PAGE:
Veneration: Live at Smoke
Wayne Escoffery is a thirtysomething Coltrane- and Brecker-derived tenor player possessed of heavy-duty chops and musicality, with a fondness for modern jazz as it existed around the time of his birth. Joined here by vibist Joe Locke, bassist Hans Glawischnig and drummer Lewis Nash in a performance recorded live at New York’s Smoke nightclub, Escoffery and Co. turn out a set of bop and postbop tunes with skill and feeling.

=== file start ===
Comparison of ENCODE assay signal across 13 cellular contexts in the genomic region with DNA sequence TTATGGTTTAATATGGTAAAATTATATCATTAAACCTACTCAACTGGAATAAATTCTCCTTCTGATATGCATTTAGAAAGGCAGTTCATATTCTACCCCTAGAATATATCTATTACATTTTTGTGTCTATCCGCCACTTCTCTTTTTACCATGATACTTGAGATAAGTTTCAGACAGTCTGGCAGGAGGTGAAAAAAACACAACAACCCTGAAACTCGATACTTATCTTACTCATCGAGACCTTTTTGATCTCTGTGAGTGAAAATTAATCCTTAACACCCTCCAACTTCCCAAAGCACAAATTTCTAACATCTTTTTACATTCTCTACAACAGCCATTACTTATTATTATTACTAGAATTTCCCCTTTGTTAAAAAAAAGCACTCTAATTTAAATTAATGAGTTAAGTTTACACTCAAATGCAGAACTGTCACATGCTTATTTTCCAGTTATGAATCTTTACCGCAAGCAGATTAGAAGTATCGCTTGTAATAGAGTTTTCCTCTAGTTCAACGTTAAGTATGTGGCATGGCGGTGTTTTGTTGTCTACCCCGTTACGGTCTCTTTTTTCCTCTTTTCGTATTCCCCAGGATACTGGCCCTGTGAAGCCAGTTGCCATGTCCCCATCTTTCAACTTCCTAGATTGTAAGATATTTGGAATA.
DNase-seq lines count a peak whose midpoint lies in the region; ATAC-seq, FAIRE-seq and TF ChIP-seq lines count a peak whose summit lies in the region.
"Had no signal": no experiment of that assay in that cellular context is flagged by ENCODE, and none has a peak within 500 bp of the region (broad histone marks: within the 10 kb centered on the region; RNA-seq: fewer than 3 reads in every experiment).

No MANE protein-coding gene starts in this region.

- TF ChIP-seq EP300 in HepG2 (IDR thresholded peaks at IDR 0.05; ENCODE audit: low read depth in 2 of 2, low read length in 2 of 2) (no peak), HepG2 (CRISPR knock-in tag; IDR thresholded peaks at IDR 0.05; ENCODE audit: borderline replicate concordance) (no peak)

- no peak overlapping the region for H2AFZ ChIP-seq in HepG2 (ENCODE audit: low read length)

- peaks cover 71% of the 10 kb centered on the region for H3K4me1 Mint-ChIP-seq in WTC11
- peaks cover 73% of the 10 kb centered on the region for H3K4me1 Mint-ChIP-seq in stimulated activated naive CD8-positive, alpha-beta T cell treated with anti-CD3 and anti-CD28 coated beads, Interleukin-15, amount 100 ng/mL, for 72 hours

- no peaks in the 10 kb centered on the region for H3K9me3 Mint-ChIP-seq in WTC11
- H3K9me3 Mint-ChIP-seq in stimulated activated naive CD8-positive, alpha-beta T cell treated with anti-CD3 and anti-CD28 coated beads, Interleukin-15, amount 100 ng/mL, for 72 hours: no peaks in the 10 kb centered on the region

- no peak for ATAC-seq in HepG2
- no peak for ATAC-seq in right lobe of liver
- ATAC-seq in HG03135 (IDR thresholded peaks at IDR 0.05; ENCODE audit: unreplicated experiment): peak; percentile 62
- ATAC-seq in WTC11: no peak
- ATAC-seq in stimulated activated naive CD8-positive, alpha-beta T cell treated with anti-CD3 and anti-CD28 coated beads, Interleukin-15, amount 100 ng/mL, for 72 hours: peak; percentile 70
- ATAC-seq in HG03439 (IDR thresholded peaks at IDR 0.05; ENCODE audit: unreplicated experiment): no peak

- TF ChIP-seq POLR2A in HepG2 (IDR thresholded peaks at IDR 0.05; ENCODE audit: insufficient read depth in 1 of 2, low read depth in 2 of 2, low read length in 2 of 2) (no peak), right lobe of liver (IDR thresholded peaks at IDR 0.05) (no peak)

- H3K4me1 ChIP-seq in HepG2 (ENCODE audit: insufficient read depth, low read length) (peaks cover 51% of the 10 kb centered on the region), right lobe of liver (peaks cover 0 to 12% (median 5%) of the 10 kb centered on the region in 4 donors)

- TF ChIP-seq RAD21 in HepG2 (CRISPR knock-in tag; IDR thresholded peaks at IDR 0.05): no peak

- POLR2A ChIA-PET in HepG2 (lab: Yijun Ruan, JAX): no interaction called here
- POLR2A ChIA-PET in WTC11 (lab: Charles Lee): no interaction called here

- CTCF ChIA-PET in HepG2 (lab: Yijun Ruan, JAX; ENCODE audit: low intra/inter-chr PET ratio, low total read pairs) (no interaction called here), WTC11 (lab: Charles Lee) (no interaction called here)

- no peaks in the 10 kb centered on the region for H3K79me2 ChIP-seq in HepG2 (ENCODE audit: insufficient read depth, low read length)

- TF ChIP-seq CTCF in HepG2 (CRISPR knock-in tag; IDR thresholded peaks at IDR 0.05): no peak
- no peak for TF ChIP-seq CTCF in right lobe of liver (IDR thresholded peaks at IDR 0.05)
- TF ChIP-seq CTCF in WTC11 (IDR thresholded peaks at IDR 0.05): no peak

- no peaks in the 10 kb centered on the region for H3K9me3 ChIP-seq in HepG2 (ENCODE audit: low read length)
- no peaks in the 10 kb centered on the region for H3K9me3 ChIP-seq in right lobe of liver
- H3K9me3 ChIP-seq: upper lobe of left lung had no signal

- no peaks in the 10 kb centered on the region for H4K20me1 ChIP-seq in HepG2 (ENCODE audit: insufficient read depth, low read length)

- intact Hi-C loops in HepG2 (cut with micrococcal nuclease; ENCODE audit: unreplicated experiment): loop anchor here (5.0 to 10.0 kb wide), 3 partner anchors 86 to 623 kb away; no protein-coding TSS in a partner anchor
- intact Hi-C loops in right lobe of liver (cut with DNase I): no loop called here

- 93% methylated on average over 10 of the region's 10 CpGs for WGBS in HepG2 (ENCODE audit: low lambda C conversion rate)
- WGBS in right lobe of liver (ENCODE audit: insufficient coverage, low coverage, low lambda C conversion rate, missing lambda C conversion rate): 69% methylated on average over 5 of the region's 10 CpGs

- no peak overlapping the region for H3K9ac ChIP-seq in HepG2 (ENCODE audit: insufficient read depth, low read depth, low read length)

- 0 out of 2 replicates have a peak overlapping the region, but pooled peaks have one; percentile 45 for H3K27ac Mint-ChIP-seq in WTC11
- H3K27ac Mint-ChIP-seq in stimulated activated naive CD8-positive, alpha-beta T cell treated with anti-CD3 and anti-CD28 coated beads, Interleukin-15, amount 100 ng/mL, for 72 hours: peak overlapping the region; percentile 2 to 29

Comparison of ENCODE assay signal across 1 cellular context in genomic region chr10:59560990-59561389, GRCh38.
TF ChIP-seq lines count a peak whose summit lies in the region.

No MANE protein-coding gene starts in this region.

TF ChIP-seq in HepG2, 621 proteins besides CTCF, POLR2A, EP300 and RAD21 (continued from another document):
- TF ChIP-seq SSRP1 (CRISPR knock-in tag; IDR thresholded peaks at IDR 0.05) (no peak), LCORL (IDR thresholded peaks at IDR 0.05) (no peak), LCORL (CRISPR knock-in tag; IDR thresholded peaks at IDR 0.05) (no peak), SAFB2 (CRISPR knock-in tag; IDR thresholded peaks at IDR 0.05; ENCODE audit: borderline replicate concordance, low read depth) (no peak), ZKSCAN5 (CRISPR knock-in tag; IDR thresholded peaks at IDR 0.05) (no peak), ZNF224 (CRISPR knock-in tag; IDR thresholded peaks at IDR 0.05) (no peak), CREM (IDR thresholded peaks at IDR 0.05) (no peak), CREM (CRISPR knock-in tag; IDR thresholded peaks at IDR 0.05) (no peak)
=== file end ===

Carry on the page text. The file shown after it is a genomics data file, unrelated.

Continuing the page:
Locke is an agile accompanist and strong soloist, Glawischnig keeps great time and swings hard, and Nash is, as usual, infinitely sensitive and resourceful. Like many tenorists Escoffery’s age, he owes a heavy debt to the late Michael Brecker—an influence most keenly felt on uptempo tunes like Booker Little’s “Looking Ahead,” on which he’s apt to rely on trademark Brecker-isms as a means of keeping his line flowing. Therein rests Escoffery’s most pronounced flaw. Often his solos seem to rest on a random succession of licks, immaculately executed but not always having much to do with one another. He’s better when he slows down, as on the Strayhorn/Ellington classic “Isfahan,” wherein the quality of pastiche that intermittently characterizes his up-tempo work is replaced by a more personal and coherent melodicism.